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Old 08-06-2017, 09:24 AM
 
Location: San Diego, California Republic
15,827 posts, read 19,528,325 times
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Quote:
Originally Posted by Razza94 View Post
Is that true?
It's common for speakers under 50. I'm told I do it sometimes. Drives older people crazy. It becomes more common in people under 40 and it's common to both genders though more pronounced in women.
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Old 08-06-2017, 09:37 AM
 
721 posts, read 212,131 times
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Quote:
Originally Posted by Gentoo View Post
It's common for speakers under 50. I'm told I do it sometimes. Drives older people crazy. It becomes more common in people under 40 and it's common to both genders though more pronounced in women.
I've heard that uptalk was invented in California, but it's common among teenager girls all over the country.

I'm not that old, I just wasn't raised that way.

Initially? I thought only young girls talked like that? because they tried to sound pretty and cheerful? But now? It's everybody? everyday? everywhere?

Linguists say upward inflection is contagious. On very rare occasions I do that too because everyone talks like that. Too cheesy to my taste.
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Old 08-06-2017, 09:52 AM
 
6,129 posts, read 1,498,212 times
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Quote:
Originally Posted by Gentoo View Post
It's common for speakers under 50. I'm told I do it sometimes. Drives older people crazy. It becomes more common in people under 40 and it's common to both genders though more pronounced in women.
We don't all end sentences with inflections, do we?
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Old 08-06-2017, 11:54 AM
 
721 posts, read 212,131 times
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Quote:
Originally Posted by Razza94 View Post
We don't all end sentences with inflections, do we?
We? who?
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Old 08-06-2017, 12:03 PM
 
6,129 posts, read 1,498,212 times
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Quote:
Originally Posted by GoodHombre View Post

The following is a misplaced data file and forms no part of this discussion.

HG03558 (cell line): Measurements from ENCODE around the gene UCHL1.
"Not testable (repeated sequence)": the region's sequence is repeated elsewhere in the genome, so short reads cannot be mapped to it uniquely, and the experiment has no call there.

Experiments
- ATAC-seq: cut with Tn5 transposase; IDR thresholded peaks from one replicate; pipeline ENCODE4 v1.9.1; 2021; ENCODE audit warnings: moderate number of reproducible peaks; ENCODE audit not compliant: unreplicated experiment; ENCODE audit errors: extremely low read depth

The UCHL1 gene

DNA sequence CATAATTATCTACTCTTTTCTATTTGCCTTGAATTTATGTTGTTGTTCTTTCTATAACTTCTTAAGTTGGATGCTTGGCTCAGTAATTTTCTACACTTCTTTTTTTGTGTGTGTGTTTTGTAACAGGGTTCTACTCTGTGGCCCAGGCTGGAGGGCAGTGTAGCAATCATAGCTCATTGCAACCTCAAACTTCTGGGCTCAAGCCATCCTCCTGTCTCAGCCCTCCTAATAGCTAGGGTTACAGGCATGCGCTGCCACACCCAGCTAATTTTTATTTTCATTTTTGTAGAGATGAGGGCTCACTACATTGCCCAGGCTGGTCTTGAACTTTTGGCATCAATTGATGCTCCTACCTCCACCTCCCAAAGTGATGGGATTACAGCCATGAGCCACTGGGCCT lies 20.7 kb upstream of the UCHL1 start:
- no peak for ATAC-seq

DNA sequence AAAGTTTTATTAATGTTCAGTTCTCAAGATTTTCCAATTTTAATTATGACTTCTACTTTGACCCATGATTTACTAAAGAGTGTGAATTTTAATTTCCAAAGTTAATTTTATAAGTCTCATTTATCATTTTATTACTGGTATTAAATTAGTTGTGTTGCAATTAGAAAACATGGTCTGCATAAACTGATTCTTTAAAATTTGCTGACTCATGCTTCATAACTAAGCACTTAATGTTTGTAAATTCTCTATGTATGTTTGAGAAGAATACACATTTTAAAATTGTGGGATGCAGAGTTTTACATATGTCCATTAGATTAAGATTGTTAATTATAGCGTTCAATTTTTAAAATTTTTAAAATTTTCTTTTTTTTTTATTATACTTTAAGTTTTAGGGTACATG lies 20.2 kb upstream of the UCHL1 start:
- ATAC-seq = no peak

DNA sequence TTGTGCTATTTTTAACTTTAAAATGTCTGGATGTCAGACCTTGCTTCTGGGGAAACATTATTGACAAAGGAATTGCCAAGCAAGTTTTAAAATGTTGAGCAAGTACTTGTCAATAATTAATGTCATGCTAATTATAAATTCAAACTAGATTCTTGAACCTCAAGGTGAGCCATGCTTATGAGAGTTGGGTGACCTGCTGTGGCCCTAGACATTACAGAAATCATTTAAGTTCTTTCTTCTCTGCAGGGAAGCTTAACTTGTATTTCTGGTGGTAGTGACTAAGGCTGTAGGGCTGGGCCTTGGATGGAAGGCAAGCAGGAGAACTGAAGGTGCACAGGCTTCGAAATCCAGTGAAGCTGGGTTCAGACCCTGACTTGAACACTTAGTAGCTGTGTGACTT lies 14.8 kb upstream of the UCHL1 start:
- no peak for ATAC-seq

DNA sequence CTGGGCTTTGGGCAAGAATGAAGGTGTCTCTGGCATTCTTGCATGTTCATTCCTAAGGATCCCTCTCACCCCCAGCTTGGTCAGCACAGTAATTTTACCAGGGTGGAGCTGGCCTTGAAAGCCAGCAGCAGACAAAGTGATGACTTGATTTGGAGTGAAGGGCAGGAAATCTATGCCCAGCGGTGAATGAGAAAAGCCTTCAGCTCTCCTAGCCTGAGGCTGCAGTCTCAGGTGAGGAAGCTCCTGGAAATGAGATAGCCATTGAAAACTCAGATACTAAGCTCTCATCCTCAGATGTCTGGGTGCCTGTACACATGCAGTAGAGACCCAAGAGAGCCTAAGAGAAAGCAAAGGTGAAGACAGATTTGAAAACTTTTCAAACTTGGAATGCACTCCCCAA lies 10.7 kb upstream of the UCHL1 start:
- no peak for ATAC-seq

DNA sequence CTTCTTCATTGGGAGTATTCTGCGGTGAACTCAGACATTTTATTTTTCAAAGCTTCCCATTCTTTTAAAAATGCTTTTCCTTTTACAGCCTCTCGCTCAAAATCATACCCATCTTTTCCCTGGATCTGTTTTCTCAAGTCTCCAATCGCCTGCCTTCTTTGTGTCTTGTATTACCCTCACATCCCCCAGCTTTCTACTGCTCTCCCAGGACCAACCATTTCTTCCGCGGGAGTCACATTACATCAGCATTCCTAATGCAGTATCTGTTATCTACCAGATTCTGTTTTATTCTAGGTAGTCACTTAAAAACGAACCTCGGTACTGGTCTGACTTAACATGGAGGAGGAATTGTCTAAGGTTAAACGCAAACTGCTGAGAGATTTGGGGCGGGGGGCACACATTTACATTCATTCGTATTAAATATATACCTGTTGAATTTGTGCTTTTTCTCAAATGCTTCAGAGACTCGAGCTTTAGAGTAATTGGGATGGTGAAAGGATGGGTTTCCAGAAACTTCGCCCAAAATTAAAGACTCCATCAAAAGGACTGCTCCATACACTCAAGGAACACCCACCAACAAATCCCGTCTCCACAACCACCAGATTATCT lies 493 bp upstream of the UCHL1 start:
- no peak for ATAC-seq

We? who?
???
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Old 08-06-2017, 12:04 PM
 
721 posts, read 212,131 times
Reputation: 658
Quote:
Originally Posted by Razza94 View Post
???
Oh, I get it.

Maybe it's just an American thing?
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Old 08-06-2017, 12:05 PM
 
6,129 posts, read 1,498,212 times
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These kind of jokes don't work well over the Internet
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Old 08-06-2017, 12:12 PM
 
Location: Vancouver
8,798 posts, read 6,078,500 times
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My mother's first language was French. She said that when she heard English it sounded like someone speaking with a mouthful of mashed potatoes.
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Old 08-06-2017, 01:38 PM
 
Location: France, Bordeaux
279 posts, read 95,751 times
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Quote:
Originally Posted by Natnasci View Post
My mother's first language was French. She said that when she heard English it sounded like someone speaking with a mouthful of mashed potatoes.
lol Perfectly well expressed (Even if it applies more to Americans who articulate less). This is the first impression when I discovered English at school, I was 8/9 years old. Today I am much more familiar with English so this is no longer the case, it sounds normal.
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Old 08-06-2017, 01:47 PM
 
6,129 posts, read 1,498,212 times
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Quote:
Originally Posted by Natnasci View Post
My mother's first language was French. She said that when she heard English it sounded like someone speaking with a mouthful of mashed potatoes.
That's one description I often here, along with "dogs barking". Although they are very different descriptions of the same sounds.
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